Wife takes a Joyride. Popularises the motorcar – Bertha Benz

A reenactment of Bertha's road trip. Photo courtesy of Mercedes-Benz.
Photo courtesy of Mercedes-Benz.

Authors note: When the founder of The Mechanists, Hedi Sersoub, tasked me with writing a piece on an influential woman in automotive design and engineering, my mind drew a blank. I had barely heard of such a figure and, yet, it never occurred to me that there might be one. Most, if not all, influential figures that I could think of were men. After a bit of research, I found that there are plenty of women who have had a huge impact on the automotive world without appropriate recognition. If you would like to know more about these unsung female heroes, please be sure to let us know in the comments.

We all know the story of the first automobile: Engineered and patented by Karl Benz. But little do people know of Bertha Benz’s (Karl’s wife) significant involvement.

Bertha Benz was born as Bertha Ringer in 1849. It was a time when scientists proclaimed that women’s brains were incapable of processing much information and that education was detrimental to a woman’s childbearing ability. They couldn’t have been more wrong. Alas, Bertha had a natural curiosity toward natural science which became useful to her later on in life.

Much to her father’s dismay, Bertha married mechanical engineer Karl Benz, who wasn’t as financially secure as her father. This would prove problematic for Karl’s dream of creating the motorcar but Bertha understood his vision and was determined to turn his dream into a reality. She used her inheritance to fund the initial prototypes while being actively involved in the testing and troubleshooting process.

Bertha and Karl Benz. Photo courtesy of Mercedes Benz

Eventually, Karl had a running prototype doing short distance demonstrations. The press and, by extension, the public was (naturally) sceptical of the horseless car. Bertha knew that in order to change the public perception of her husband’s invention, the car would need to prove itself by making a long-distance journey. Unfortunately, being the perfectionist that he was, Karl was reluctant to do that without further refining the car.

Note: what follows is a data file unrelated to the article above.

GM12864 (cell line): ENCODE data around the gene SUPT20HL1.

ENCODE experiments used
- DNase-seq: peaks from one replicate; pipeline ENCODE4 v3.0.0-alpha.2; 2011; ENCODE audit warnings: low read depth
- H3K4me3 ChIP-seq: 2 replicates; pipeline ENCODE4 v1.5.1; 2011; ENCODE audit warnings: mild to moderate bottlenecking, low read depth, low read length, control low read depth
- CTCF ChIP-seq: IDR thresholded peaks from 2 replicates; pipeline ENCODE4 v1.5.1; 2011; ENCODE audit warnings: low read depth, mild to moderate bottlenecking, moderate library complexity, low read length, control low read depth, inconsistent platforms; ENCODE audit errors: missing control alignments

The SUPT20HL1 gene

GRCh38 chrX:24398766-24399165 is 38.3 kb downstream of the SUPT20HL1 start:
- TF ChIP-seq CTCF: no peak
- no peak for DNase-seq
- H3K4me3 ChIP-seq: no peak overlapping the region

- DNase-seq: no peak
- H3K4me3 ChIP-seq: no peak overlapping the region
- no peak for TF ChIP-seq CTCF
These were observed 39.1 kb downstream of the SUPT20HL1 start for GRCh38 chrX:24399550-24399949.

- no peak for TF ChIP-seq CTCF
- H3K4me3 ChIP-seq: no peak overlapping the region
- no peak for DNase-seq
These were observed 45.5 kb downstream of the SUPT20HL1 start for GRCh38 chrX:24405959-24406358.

So it was without his consent and knowledge that Bertha drove the prototype car on the first joyride in history. (August 5th, 1888). She set out on a 107km (67 mile) journey with her two sons to visit her parents home. Knowing that the car didn’t have the range to achieve that distance she planned her route so that she was always near a pharmacy. The concept of a petrol station had not been invented yet (obviously) so she used pharmacies ligroin (cleaning agent derived from petroleum) stocks to fuel the car.

The town pharmacy in Wiesloch, referred to as the “First filling station in the world”, with a monument dedicated to her historic first car trip. Photo by Rudolph Stricker

Being a prototype, the car was bound to suffer from mechanical issues on its maiden voyage. In one instance, a sparkplug failed to ignite and needed an insulating material to make it work. The electrical tape hadn’t been invented yet so, thinking on her feet, Bertha insulated the spark plug using her garter. She also found that the braking system wasn’t very effective so she commissioned a cobbler to design a leather-based braking system – essentially making the first brake pad. Bertha even used her hat pin to clean the fuel lines when they were clogged. This made her the original roadside car mechanic.

Photo courtesy of Mercedes-Benz

Using her ingenuity and resourcefulness, Bertha completed the journey from Mannheim to Pforzheim in 12 hours with the help of her two sons – a journey that takes only an hour today. Did she achieve her goal of convincing the public of the future of the automobile?

The patent for the motorcar by Benz & Co. Photo Courtesy of Mercedes-Benz

Although members of the public were still sceptical, there was a large enough group who were convinced to test drive the car. This was all that was needed to begin production of the Mercedes-Benz car.

Bertha Benz. Photo Courtesy of Mercedes-Benz

Even though Bertha Benz was denied the education to become an engineer, she most definitely had the engineer’s spirit. She was scientifically minded, business savvy, resourceful, rebellious and brave – without these qualities, we could be living in a very different world. It makes one wonder where the human race would be now if women throughout history weren’t held back from education.

By Jamil Jafri

Editor at The Mechanists